Amid all of the slaughter and chaos sweeping over us, Senator Cory Gardner doesn’t want us to forget which government built a nuclear reactor in Syria in 2007, and that may soon be able to put a nuclear warhead on an intercontinental ballistic missile.
It is time to ratchet up the pressure. That is why I’ve introduced the North Korea Sanctions and Policy Enhancement Act. This bill would require the president to impose sanctions on people who have contributed to North Korea’s nuclear program, enabled its human rights abuses, and engaged in money laundering, counterfeiting or drug trafficking that benefits the regime.
North Korea skirts financial sanctions by setting up shell companies in countries like China. This bill would add pressure by asking the Treasury Department to designate North Korea “a country of primary money laundering concern” under the Patriot Act.
Similarly, North Korea evades U.N. embargoes on arms trafficking. This bill would authorize the Department of Homeland Security to seize any ships the regime uses for smuggling if they enter U.S. waters. It also asks the president to identify foreign ports that are not doing enough to prevent smuggling.[Sen. Cory Gardner, Wall Street Journal]
Senator Gardner’s bill, S. 2144, shares most of its content with H.R. 757, a bill introduced by Rep. Ed Royce (R., Cal.) and Rep. Elliot Engel (D., N.Y.). In several ways, S. 2144 improves on its elder sibling. Hopefully, as the bills work their way through their respective committees and chambers, they will converge in a form that combines their best elements. That needs to happen soon, because we’re already near the end of the first session of this Congress. Time is finite, and unfortunately, it seems the only person who can get the whole Congress’s attention is Kim Jong-Un.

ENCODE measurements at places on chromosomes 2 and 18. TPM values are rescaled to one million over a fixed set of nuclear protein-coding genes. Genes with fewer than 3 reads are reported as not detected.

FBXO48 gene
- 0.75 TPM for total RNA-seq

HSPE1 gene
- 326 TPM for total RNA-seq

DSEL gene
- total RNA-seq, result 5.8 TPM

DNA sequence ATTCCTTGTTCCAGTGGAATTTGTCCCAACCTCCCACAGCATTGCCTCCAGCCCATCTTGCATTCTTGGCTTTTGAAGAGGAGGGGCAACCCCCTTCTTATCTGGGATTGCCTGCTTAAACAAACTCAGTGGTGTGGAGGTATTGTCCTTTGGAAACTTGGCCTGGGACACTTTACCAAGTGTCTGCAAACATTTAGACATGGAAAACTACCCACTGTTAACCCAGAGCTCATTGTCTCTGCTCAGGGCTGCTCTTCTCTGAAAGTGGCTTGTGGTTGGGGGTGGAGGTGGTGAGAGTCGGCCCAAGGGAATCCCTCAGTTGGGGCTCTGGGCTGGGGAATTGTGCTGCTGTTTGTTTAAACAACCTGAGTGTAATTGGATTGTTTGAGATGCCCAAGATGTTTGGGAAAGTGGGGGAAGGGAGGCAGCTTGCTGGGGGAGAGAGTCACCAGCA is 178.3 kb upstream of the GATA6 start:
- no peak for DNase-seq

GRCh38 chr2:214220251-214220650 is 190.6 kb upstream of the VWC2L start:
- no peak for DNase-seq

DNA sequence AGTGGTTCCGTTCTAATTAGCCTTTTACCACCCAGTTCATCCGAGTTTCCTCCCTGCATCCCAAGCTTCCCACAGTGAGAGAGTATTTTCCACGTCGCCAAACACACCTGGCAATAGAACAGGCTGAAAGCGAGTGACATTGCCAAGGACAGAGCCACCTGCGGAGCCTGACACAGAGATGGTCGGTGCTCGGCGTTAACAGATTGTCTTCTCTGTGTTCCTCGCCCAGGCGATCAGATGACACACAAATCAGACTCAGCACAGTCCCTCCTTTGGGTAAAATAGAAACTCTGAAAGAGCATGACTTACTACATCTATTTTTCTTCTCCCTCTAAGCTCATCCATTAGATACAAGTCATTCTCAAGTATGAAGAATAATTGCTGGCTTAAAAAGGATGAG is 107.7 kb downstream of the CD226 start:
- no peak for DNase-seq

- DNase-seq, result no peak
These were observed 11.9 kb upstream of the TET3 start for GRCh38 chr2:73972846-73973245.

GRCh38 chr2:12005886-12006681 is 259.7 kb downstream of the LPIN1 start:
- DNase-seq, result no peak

Events may soon favor Sen. Gardner’s call, because Kim Jong-Un also doesn’t want us to forget about Kim Jong-Un. The day after the Wall Street Journal published Sen. Gardner’s op-ed, 38 North published images showing that North Korea is digging a new tunnel at its nuclear test site at Punggye-ri. Perhaps, then, tomorrow’s crisis might crowd into a few of the news cycles that have been preoccupied, lately, with the slaughter of the week. If that’s what it takes to get us toward a policy that recognizes the North Korea that is, rather than the North Korea we would prefer to believe in, so much the better.
Historically, North Korea’s nuclear tests have come every three or four years, so we’re about due. If what His Porcine Majesty most needs now is to whip up xenophobic hostility to distract his ruling class from their fears of him, and if he thinks he’s reached the limits of what Park Geun-Hye will tolerate, maybe a nuclear test is just what he needs in the short term. But if his survival depends on ready access to hard currency in his Chinese and Swiss bank accounts, in the long term, this might mean the end of him.